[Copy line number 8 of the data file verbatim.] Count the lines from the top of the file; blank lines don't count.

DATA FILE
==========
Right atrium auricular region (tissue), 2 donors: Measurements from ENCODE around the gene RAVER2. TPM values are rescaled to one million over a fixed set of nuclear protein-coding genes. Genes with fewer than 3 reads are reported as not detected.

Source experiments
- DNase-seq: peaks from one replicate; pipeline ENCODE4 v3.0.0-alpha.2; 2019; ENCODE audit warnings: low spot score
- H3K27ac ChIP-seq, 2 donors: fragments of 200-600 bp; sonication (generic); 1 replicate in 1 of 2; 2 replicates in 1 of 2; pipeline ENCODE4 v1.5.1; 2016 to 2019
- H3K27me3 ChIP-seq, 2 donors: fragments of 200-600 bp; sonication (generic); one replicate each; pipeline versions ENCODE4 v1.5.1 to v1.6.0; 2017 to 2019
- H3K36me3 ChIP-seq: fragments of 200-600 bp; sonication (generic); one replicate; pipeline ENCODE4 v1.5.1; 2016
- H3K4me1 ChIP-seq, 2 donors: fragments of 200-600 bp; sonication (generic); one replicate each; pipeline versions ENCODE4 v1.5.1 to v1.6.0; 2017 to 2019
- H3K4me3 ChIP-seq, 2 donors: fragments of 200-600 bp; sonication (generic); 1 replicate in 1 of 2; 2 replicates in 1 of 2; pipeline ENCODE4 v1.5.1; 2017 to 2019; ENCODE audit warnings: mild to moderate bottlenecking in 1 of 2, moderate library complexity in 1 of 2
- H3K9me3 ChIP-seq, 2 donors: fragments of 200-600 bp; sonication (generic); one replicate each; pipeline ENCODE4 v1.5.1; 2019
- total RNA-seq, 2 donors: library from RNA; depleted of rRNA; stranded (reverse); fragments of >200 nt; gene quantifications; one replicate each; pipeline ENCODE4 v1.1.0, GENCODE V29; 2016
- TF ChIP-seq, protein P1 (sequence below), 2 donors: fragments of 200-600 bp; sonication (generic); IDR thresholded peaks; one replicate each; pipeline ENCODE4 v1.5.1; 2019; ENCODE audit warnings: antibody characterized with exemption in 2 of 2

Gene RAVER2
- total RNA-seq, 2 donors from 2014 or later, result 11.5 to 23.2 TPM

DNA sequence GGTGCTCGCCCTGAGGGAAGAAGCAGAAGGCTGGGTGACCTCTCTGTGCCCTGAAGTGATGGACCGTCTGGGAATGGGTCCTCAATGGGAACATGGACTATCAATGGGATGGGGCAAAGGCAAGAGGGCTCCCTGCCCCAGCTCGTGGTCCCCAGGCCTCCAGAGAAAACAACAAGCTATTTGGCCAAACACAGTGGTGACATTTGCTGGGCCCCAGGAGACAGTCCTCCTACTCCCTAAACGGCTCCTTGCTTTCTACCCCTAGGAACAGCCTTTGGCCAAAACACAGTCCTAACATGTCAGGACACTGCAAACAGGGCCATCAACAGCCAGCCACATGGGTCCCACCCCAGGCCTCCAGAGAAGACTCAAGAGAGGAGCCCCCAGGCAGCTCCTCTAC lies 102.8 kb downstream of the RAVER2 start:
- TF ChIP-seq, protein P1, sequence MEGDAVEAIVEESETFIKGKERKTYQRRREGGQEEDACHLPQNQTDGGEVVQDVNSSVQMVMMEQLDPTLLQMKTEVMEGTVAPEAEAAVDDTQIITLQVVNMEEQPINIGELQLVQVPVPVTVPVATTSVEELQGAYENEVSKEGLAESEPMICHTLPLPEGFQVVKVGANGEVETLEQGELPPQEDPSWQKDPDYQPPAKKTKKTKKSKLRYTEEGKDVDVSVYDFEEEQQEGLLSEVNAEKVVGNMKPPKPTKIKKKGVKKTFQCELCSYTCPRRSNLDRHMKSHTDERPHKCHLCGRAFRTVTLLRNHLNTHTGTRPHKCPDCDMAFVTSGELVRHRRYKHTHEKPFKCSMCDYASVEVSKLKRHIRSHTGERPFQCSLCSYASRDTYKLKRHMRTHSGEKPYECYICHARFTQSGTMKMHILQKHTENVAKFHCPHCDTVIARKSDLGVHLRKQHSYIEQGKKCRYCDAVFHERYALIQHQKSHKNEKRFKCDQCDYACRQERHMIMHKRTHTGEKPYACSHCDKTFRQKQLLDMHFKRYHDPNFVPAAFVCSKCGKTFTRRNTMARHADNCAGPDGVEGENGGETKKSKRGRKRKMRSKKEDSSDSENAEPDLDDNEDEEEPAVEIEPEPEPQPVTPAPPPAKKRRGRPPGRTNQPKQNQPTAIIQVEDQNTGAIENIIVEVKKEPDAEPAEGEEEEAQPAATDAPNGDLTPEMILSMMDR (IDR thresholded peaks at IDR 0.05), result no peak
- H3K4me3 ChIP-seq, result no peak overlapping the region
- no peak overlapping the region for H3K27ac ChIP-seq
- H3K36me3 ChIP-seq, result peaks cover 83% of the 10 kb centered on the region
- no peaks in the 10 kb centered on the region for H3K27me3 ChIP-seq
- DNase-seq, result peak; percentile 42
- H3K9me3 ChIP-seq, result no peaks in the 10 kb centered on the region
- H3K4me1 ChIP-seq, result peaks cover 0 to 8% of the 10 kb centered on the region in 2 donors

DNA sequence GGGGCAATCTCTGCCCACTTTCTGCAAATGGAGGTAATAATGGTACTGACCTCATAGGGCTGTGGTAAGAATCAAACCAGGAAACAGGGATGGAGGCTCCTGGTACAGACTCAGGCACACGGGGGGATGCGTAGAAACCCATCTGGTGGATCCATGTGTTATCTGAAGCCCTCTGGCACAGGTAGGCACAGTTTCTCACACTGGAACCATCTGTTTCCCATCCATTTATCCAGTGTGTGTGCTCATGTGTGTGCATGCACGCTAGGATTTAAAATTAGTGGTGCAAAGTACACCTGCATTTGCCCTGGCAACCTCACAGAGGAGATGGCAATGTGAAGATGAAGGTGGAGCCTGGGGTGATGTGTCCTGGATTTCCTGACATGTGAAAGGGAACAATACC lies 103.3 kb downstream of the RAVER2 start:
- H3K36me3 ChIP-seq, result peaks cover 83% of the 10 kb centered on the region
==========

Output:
- H3K4me3 ChIP-seq, 2 donors: fragments of 200-600 bp; sonication (generic); 1 replicate in 1 of 2; 2 replicates in 1 of 2; pipeline ENCODE4 v1.5.1; 2017 to 2019; ENCODE audit warnings: mild to moderate bottlenecking in 1 of 2, moderate library complexity in 1 of 2